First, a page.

Measurement of Deeply Virtual Compton Scattering at HERA
One of the main missions of the electron proton collider
HERA is the investigation of the structure of the proton. It is known that
the proton consists of quarks and gluons, the so called partons. In electron
proton collisions the incoming electron emits a photon which interacts
with a parton from the proton. One of the main results achieved was the
precise measurement of the so called parton density functions fi(x,Q2)
which denotes the probability to find a parton of type i with a certain
momentum fraction x at a resolution scale Q2 where 1/Q
is the wavelength of the incoming photon which probes the proton. At HERA
a large range in Q2 is available which enables us to study the
proton structure at large and small distances.
Deeply Virtual Compton Scattering (DVCS)
In a certain class of interactions, the so called diffractive
events, the photon interacts with more than one parton of the incoming
proton. This kind of events have already been observed in hadron-hadron
colliders three decades ago and nowadays it can be understood on the basis
of modern theories in terms of quarks and gluons. The large number of this
kind of events (~10%) was unexpected when HERA was switched on and initiated
a huge research activity.
The simplest model of diffraction which is the exchange
of two partons can be tested by studying the DVCS process which is shown
in the following figure.
In diagram a) a photon is emitted by the incoming electron which then interacts
with a quark originating from the incoming proton. The quark emits a photon
and enters the proton again. Thus the proton has the opportunity to stay
intact. In diagram b) the incoming photon interacts indirectly via a quark
loop with two gluons of the incoming proton. The real photon is also
emitted from the quark line.
The main goal of studying the DVCS process is to investigate the corellations
between the two exchanged partons measuring the so called skewed parton
distributions which are generalisations of the parton distributions. Presently
the knowledge of this distributions is almost zero apart from some theoretical
Here thefirst measurement for the so far unknown cross section of the
DVCS process is presented.
In both reactions the signature consists of an electron, a photon and a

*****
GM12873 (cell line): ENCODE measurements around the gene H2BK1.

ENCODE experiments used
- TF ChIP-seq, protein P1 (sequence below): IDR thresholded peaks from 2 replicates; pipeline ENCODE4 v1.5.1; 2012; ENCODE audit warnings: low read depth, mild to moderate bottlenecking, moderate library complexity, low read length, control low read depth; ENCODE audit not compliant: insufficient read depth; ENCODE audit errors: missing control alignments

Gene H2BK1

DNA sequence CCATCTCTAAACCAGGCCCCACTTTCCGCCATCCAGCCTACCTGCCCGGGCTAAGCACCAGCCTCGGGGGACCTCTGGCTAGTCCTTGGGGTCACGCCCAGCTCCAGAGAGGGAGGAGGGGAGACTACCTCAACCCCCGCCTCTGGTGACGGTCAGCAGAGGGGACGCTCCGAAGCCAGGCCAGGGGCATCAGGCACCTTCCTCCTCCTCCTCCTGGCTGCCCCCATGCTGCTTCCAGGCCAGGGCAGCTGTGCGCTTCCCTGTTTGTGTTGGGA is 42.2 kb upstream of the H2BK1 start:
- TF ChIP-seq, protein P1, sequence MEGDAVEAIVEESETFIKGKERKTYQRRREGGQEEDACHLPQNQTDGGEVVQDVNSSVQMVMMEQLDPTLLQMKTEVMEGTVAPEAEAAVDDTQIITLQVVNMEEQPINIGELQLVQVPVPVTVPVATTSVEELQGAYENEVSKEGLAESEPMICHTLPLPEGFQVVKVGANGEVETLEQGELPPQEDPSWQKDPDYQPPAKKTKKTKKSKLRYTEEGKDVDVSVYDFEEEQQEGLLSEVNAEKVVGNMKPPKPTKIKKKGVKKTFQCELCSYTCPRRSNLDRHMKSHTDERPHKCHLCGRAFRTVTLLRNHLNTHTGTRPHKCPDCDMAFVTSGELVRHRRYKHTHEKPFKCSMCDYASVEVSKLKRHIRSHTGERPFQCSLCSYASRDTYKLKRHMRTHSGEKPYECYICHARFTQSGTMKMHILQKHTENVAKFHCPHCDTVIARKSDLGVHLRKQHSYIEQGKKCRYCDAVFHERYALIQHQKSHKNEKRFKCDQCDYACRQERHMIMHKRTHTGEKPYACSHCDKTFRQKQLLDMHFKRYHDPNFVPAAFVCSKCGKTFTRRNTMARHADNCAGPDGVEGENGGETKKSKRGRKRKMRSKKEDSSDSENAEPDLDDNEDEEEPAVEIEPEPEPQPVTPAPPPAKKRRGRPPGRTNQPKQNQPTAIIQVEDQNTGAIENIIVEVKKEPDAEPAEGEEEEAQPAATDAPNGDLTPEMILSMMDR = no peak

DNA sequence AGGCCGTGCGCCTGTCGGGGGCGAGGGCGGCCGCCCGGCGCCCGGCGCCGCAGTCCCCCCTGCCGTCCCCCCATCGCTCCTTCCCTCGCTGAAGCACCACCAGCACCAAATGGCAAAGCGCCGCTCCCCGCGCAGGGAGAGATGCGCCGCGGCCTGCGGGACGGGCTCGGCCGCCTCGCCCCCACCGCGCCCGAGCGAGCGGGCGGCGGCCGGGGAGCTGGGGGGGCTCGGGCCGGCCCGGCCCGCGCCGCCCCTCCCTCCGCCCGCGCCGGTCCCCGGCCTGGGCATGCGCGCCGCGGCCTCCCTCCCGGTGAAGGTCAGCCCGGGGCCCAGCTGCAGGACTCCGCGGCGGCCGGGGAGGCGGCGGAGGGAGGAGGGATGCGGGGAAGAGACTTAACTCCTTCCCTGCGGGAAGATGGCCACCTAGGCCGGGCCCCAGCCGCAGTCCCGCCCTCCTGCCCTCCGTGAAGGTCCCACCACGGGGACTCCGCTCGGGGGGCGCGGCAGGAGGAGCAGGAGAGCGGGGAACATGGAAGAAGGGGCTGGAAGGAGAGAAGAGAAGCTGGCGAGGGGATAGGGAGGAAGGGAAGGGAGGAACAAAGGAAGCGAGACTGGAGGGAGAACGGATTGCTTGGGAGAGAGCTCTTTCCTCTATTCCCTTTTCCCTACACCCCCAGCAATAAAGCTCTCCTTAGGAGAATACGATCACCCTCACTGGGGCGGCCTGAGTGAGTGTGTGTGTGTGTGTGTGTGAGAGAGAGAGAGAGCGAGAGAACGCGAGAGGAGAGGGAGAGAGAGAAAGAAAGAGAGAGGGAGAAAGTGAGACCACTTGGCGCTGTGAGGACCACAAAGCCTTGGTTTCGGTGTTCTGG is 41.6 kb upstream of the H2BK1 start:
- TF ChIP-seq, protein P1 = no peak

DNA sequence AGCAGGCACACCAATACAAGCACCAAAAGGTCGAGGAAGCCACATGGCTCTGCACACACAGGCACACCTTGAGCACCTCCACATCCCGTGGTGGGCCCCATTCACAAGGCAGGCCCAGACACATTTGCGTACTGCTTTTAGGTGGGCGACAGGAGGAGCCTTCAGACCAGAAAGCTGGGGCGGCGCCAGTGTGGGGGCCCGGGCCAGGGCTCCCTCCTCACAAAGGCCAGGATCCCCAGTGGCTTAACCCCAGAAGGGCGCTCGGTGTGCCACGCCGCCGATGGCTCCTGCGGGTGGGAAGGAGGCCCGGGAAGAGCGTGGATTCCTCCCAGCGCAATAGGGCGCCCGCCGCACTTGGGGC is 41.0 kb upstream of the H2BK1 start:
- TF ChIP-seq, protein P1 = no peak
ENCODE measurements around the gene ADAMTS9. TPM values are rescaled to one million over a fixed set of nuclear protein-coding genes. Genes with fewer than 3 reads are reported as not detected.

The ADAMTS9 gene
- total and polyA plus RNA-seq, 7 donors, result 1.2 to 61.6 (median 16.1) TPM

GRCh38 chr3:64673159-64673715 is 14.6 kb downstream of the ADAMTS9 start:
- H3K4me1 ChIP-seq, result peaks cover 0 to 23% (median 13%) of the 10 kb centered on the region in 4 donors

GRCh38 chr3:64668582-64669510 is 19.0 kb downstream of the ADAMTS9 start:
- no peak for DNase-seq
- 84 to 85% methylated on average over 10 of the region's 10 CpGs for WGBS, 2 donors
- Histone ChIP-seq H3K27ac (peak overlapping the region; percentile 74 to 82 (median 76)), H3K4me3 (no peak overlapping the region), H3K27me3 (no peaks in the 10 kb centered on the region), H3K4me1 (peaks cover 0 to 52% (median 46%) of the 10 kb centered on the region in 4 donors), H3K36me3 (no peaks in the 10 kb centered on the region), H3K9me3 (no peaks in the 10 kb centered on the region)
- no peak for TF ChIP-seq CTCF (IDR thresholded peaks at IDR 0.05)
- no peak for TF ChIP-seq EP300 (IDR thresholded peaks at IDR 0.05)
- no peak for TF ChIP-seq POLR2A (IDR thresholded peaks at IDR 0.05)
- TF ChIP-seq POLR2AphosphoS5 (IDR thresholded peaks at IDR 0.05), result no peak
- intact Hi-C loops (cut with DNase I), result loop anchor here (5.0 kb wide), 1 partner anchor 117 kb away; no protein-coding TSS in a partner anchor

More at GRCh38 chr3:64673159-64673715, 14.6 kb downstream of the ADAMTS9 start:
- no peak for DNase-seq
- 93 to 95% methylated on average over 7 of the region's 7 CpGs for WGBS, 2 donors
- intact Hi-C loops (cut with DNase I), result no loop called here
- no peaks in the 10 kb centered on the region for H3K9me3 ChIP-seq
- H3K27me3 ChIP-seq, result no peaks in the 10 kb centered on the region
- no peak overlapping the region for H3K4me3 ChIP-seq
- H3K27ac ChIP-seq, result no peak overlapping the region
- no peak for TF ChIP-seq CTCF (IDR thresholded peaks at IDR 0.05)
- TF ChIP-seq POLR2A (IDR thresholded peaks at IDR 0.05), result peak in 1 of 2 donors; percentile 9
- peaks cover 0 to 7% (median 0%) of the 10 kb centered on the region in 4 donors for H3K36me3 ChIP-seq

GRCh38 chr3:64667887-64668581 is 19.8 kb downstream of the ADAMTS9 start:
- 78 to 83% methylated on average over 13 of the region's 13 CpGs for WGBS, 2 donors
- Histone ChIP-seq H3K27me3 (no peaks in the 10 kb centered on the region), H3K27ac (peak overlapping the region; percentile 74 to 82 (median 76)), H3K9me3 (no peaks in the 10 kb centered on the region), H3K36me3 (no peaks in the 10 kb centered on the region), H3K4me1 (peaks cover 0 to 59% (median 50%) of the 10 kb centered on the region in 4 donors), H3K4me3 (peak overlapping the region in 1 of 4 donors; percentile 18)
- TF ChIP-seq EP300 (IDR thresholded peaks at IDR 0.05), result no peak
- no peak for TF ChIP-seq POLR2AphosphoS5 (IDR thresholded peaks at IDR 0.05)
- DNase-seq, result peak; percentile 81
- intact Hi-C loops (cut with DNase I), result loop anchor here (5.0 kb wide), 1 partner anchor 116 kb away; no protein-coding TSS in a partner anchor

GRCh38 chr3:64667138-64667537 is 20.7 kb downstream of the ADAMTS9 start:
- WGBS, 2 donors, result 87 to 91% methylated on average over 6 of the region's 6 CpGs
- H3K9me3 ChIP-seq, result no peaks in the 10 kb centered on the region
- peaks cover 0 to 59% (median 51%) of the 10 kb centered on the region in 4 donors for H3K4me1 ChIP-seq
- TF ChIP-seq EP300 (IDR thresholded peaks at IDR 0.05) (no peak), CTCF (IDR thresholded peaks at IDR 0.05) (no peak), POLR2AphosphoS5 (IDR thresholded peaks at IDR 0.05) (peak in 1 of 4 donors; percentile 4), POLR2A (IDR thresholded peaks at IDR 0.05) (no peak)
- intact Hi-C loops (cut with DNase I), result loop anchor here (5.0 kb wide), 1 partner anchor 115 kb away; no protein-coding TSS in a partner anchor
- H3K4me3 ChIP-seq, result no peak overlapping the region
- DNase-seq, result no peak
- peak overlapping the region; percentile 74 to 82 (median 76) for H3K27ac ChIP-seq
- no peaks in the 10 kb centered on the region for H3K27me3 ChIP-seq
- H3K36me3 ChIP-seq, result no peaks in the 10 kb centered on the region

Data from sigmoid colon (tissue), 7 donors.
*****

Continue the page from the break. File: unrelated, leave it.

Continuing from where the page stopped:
proton. In the following figure an event is shown which was collected by
the H1 detector. The photon is identified by an electromagnetic cluster
in the calorimeter in the central part of the detector. The tracking detectors
between the interaction point and the calorimeter show no signal of a charged
particle. The electron is recognised by a cluster in the electromagnetic
calorimeter in the backward region(right) of the H1 detector. The proton
is not measured. It leaves the detector through the beam pipe. All other
parts of the detector show no signal.
The main task of this analysis is to control the background, i.e.
events originating from other processes which show the same signature in
the detector as DVCS events. At HERA another process is present which has
the same final state as DVCS. It is the so called Bethe-Heitler(BH) process.
A diagram of the BH process is given below. Due to its apparent simplicity
the probability for BH process is precisely known. An excess of events
over the BH prediction can thus be attributed to the DVCS process.
In the diagram below we show one of the results of this measurement. The
differential ep cross section (roughly speaking: "The probability to find
such events") as a function of W which is the energy in the photon
proton center of mass system. The points show the results of the measurement,
the assigned error bars are due to the statistical precision and due to
systematic uncertainties. This process is very rare, therefore the statistical
uncertainty is large. In total we have observed 172 events of this type.
The systematic uncertainty is due to our limited knowledge of the detector
on certain physics processes. The blue histogram shows the contribution
which is predicted for the Bethe-Heitler process. The measured distribution
differs strongly from the predicted cross section for the BH process. This
difference is attributed to the DVCS process.
In order to extract the DVCS cross section the prediction for the BH
process has been subtracted which is well known. In the figure below
the cross section for the DVCS cross section is shown as a function
of the kinematic variable Q2. The data(black points) are compared
to theoretical predictions. In yellow the prediction by Frankfurt, Freund
and Strikman is shown, in blue the prediction by Donnachie and Dosch. Both
calculations exhibit a normalisation uncertainty which is indicated as
a band. It can be seen that within this normalisation uncertainty the theories
describe the measurement.